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Fatal agricultural injuries in preschool children: risks, injury patterns and strategies for prevention



Fatal agricultural injuries in preschool children: risks, injury patterns and strategies for prevention



Cmaj 174(12): 1723-1726



Agricultural injuries are an important health concern for pediatric populations and particularly for children of pre school age. This study was conducted to estimate rates and determine patterns of fatal agricultural injury among young children exposed to agricultural hazards and to identify strategies to prevent such injuries. A national case series was assembled retrospectively for the years 1990-2001. We identified children aged 1-6 years who were fatally injured during the course of agricultural work or through contact with a hazard of an agricultural worksite. Using a standardized survey instrument, we collected data from provincial coroners' and medical examiners' case files. Fatal agricultural injury rates (calculated with denominator data from the Canada Census of Agriculture) were compared with national all-cause, unintentional fatal injury rates in the general population of Canadian children during the same period (calculated with denominator data from the Canada Census of Population). The annual rate of fatal agricultural injury was substantially higher than that of all-cause, unintentional fatal injury among Canadian children aged 1-6 years (14.9 v. 8.7 per 100,000 person-years, respectively). Differences in risk were attributed to elevated fatal agricultural injury rates among boys. Most injuries occurred in the agricultural worksite, largely (84/115 [73%]) the result of 3 mechanisms: being run over by agricultural machinery as a bystander (29%) or as an extra rider who fell from the machine (22%), or asphyxia due to drowning (23%). Major crush injuries (of the head, chest and abdomen) and asphyxia from drowning were the most frequent mechanisms of injury. Preschool-aged children exposed to agricultural worksites are at high risk of fatal injuries. Prevention strategies should focus on restricting children's access to these worksites. Physicians and allied health care professionals who care for rural families could take on a proactive role in communicating the nature and magnitude of these risks.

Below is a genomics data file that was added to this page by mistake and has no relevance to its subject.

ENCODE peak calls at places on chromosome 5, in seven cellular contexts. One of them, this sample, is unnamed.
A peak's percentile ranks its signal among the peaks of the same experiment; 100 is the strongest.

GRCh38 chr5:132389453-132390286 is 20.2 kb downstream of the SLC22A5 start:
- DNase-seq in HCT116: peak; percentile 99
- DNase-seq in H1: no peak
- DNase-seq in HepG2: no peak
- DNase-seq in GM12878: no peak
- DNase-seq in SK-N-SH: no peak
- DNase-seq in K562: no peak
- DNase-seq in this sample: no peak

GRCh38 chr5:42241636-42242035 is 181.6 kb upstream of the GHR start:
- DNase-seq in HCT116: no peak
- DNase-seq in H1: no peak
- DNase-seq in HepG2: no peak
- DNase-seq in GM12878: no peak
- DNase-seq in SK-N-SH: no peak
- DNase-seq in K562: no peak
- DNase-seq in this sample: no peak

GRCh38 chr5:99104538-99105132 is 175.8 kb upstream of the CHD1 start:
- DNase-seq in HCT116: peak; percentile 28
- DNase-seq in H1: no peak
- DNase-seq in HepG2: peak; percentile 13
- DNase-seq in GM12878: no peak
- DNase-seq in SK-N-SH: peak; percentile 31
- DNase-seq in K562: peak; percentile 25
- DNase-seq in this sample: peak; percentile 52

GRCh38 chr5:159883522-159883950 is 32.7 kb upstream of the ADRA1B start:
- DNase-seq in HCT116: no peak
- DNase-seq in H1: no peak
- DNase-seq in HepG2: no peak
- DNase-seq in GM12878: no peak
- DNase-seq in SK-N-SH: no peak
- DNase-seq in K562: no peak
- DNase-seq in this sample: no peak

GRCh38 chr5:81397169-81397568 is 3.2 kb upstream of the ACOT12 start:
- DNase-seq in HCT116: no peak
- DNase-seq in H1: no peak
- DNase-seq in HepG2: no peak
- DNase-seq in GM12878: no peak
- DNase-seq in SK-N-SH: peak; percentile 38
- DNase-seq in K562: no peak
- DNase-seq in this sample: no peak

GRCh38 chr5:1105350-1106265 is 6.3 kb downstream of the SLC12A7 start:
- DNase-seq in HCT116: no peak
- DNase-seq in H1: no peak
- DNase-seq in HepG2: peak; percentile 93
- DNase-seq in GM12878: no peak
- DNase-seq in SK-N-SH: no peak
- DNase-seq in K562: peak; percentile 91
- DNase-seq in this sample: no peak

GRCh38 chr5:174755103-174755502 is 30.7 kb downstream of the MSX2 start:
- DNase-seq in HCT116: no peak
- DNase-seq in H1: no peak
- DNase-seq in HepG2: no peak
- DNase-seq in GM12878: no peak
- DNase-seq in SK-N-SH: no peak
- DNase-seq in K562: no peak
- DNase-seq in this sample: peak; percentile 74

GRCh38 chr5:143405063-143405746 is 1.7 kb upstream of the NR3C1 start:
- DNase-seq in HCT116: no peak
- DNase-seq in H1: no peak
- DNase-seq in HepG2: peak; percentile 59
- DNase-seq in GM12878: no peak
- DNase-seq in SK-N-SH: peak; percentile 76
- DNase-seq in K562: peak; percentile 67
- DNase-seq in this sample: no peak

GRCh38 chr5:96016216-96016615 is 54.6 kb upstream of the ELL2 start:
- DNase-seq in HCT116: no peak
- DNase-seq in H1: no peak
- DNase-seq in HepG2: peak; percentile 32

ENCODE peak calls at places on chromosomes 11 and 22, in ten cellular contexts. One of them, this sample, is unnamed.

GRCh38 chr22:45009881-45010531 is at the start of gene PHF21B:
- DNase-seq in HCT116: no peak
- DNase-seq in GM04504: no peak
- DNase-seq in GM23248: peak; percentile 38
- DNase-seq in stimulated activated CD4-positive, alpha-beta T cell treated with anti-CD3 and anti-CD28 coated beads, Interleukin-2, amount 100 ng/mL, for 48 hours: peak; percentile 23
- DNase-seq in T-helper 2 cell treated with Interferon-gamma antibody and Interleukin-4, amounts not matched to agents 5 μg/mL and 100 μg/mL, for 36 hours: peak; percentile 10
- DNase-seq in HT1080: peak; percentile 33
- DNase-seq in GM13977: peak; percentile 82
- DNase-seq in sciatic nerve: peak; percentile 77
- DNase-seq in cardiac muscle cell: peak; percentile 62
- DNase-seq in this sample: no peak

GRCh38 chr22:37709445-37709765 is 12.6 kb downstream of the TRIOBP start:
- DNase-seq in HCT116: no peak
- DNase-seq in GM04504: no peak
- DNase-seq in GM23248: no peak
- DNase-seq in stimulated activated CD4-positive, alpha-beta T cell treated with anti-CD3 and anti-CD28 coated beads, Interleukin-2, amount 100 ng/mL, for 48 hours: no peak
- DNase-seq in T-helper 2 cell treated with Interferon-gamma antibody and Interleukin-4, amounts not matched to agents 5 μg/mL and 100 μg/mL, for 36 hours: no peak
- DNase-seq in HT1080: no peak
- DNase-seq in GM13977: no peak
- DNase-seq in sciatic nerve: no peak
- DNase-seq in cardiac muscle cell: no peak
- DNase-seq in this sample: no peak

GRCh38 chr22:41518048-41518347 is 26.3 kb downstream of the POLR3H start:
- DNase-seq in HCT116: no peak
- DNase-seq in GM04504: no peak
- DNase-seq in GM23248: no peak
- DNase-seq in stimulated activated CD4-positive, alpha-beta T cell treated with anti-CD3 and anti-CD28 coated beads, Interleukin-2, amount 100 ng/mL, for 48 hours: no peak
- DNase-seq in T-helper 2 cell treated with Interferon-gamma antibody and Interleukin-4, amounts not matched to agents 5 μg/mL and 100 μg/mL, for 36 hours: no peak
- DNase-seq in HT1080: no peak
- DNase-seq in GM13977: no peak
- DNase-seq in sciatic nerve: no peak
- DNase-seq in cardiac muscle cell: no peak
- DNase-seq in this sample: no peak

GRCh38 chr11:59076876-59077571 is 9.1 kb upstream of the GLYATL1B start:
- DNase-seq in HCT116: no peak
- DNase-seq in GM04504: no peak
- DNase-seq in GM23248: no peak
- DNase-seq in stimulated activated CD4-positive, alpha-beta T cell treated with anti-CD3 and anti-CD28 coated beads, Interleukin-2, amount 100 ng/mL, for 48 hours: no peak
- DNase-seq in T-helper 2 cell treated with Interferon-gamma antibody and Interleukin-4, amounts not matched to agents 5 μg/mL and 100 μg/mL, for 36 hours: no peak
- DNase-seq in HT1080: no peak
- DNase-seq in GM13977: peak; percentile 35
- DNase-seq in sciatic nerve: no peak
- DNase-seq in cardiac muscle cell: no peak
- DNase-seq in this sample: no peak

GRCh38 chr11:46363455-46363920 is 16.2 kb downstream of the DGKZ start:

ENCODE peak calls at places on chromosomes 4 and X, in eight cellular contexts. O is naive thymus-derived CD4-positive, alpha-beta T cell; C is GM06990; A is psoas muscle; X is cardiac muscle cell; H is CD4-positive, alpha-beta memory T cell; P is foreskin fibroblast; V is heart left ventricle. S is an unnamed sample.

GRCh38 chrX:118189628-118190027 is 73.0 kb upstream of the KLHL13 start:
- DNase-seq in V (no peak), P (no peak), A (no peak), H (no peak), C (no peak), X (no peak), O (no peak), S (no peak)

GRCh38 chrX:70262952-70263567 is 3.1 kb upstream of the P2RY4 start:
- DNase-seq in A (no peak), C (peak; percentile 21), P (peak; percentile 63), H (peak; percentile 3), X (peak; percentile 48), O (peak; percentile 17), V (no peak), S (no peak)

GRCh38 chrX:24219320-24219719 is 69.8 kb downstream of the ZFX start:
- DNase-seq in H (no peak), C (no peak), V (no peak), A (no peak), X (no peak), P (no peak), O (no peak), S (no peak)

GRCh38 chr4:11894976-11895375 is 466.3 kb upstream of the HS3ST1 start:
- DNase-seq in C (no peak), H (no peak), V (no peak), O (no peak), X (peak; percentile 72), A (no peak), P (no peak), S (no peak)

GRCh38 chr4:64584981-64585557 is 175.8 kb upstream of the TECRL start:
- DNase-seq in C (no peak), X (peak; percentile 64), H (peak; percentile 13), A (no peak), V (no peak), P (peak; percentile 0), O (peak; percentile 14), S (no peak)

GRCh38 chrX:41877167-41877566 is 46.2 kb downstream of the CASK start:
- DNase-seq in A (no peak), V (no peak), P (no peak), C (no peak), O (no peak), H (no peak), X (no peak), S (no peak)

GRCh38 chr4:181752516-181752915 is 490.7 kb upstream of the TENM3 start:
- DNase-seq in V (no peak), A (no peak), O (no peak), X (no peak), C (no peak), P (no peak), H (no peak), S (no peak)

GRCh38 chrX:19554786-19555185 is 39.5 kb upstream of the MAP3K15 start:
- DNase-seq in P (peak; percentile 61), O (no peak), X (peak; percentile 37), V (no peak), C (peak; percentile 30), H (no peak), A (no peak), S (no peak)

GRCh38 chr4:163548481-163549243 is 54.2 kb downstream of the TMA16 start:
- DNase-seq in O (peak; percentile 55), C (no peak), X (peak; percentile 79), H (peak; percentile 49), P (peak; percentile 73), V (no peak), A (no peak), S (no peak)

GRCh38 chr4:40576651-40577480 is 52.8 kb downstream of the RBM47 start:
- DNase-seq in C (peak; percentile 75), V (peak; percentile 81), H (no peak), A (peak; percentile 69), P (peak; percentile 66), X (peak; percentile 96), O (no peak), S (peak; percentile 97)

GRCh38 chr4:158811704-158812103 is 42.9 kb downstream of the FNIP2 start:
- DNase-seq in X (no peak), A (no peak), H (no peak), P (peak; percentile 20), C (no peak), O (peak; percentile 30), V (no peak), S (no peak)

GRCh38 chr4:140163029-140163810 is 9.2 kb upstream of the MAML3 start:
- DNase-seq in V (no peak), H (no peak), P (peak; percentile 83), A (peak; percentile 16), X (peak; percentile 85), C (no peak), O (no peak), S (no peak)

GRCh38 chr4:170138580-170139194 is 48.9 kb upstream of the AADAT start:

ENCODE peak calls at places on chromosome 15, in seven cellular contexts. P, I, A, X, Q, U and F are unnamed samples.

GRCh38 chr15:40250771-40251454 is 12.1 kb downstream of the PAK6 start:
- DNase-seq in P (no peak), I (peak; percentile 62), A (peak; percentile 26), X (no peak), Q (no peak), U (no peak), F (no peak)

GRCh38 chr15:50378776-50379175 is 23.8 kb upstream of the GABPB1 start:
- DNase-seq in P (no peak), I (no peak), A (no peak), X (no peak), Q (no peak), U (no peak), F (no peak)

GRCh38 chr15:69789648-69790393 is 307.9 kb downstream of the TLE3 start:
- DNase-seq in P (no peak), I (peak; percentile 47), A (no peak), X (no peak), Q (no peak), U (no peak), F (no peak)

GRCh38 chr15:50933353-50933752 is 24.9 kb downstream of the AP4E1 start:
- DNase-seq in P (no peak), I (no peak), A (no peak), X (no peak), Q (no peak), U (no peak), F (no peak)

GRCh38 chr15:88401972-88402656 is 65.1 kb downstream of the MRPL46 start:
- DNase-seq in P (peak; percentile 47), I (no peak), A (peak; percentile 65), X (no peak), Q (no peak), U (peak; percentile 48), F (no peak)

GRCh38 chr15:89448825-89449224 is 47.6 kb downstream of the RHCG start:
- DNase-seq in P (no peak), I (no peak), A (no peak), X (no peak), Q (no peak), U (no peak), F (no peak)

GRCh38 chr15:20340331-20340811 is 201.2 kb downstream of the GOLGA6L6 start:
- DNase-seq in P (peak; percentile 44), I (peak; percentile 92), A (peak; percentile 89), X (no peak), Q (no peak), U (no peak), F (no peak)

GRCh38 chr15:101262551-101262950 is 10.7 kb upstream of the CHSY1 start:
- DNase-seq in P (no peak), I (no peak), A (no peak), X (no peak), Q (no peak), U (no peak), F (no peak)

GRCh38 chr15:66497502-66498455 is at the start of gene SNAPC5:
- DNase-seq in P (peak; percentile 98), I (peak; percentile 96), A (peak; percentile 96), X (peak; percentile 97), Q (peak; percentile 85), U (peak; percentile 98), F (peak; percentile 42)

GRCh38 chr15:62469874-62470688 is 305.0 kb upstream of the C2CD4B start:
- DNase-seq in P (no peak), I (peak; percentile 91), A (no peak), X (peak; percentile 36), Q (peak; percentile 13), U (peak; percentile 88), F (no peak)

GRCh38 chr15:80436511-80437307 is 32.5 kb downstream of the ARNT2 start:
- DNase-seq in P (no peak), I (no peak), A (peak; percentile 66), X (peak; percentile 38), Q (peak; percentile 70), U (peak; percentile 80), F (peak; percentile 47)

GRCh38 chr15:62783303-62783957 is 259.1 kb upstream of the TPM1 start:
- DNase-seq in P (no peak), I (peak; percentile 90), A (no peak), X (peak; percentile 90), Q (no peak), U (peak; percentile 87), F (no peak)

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Accession: 049068685

Download citation: RISBibTeXText

PMID: 16754900

DOI: 10.1503/cmaj.050857


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